During the TDI teach, the SAFE skills are discussed in-depth and all COPE skills are introduced at a cursory level to set the stage for the overall structure and purpose of TDI. However, the homework following the TDI teach session focuses on the carer first increasing self-awareness of their own feelings related to their child’s behavior throughout the week while continuing special time practice consistent with CDI. Subsequent to the TDI teach, the family completes a time-limited series of three TDI coach sessions. Each session introduces at least one new COPE concept, providing standardized language and opportunities for the family to practice the skills with the therapist. TDI homework builds in a cumulative fashion across the TDI coach sessions ending with all COPE skills introduced, modeled, and practiced by the third TDI coach session. The SAFE skills are used across the TDI coach sessions and integrated into homework. See Table 3 for a summary of the TDI session progression.
Limiting the TDI phase to a single teach session and three subsequent coach sessions retains the spirit of PCIT as a short-term therapy. Essentially, TDI inserts a four-week transition from the CDI phase to the PDI phase of treatment to allow for TDI introduction and initial implementation. A gradual roll-out for TDI facilitates incremental uptake of skills with supportive coaching to reinforce carer skills used to address trauma symptoms. Holding a series of TDI coach sessions not only increases opportunities to recognize child upset versus trauma activators, but also maximizes time for the carer to learn and to practice the TDI skills and for the child to internalize COPE concepts. The time-limited TDI phase also provides additional opportunities for continued CDI skills and relationship growth prior to moving into the positive discipline phase, PDI.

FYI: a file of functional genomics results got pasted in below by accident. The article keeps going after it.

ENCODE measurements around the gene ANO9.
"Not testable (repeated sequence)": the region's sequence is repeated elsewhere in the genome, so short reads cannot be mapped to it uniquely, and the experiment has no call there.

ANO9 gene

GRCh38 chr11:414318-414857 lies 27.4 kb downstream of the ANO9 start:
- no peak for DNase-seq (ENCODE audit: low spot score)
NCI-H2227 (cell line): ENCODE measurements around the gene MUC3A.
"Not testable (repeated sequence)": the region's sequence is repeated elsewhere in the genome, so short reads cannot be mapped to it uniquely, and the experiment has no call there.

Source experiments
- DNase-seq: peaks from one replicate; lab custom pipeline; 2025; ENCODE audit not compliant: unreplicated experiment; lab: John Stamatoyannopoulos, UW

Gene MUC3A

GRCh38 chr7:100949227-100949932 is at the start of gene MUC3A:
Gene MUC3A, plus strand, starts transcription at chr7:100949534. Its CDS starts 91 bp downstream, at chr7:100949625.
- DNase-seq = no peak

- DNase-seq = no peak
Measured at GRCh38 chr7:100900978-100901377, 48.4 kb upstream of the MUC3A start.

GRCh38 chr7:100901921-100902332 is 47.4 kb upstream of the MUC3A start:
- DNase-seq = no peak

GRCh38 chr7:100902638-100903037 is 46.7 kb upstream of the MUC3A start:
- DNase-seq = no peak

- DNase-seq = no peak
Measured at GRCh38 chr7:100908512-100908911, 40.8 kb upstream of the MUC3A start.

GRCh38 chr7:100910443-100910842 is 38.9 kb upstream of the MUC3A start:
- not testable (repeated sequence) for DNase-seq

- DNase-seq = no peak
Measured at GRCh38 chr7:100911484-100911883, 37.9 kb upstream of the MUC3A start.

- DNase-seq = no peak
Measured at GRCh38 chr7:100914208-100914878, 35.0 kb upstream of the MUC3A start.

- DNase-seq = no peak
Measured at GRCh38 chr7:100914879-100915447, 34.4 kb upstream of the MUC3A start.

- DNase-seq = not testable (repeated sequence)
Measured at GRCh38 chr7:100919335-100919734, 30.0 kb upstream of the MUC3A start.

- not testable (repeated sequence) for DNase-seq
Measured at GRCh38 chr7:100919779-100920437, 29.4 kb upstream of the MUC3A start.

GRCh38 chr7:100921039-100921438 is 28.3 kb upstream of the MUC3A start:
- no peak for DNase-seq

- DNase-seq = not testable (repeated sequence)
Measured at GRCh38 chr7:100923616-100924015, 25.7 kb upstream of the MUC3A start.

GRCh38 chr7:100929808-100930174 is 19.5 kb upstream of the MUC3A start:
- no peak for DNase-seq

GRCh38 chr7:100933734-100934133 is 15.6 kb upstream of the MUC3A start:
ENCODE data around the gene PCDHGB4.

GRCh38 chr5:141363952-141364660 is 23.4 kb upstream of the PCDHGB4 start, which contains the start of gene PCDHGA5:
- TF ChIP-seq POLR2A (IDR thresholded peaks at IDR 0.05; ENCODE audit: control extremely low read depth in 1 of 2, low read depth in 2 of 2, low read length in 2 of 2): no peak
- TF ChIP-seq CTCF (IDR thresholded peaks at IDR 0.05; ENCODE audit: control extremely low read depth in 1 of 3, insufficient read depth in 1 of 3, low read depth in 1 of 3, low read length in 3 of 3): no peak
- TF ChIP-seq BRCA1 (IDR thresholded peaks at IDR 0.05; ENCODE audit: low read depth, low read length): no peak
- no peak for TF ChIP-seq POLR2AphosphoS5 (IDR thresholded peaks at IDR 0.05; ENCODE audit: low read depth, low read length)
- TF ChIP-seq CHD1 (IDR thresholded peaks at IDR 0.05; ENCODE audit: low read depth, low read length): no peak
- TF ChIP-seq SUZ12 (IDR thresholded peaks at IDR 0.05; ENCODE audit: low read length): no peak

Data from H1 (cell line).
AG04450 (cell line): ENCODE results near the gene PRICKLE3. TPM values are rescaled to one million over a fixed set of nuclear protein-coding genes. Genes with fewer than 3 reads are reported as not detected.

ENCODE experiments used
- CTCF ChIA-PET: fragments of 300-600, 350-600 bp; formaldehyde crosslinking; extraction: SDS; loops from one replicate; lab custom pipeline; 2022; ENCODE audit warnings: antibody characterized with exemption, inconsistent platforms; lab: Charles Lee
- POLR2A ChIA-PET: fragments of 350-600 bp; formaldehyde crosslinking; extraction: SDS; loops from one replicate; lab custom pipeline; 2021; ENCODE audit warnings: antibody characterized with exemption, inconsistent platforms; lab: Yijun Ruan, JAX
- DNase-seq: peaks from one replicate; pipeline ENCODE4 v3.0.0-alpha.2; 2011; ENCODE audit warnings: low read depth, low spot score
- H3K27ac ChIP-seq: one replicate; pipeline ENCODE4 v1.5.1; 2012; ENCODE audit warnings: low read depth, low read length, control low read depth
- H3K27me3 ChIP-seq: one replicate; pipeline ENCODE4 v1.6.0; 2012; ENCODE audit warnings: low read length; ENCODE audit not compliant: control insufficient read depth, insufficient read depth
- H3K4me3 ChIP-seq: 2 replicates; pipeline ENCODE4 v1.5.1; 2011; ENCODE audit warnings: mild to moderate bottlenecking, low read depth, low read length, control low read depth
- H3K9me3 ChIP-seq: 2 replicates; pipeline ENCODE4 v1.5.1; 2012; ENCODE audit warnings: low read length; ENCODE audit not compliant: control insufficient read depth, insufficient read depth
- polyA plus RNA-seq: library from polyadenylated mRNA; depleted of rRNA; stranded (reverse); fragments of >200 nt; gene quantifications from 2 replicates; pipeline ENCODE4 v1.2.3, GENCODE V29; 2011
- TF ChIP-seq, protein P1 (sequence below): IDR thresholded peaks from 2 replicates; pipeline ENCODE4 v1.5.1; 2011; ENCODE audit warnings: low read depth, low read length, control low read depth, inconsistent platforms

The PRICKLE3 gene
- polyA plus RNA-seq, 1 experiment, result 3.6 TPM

A check-in occurs at the beginning of all PCIT sessions, including TDI. In a parallel process consistent with PCIT, carers and children are reinforced by the therapist with labeled praise when they share their use of the SAFE skills and COPE skills. As each COPE skill is introduced at the beginning of the session, there is in vivo practice followed by coaching integrated into the typical CDI components of the session (see Table 4). The COPE skills are taught in a cumulative manner across sessions and incorporated into subsequent PCIT special time practice in sessions and home practice. CDI special time home practice is extended by 5 min to allow for TDI skills practice. As with both phases of standard PCIT, TDI homework review tracks practice of the COPE skills. Most importantly, as the TDI skills are expected to further strengthen the carer-child relationship while incorporating a trauma lens, continued assessment of overall progress is tracked. Both COPE and SAFE skills are used, as opportunities allow, and coached throughout the remainder of PCIT.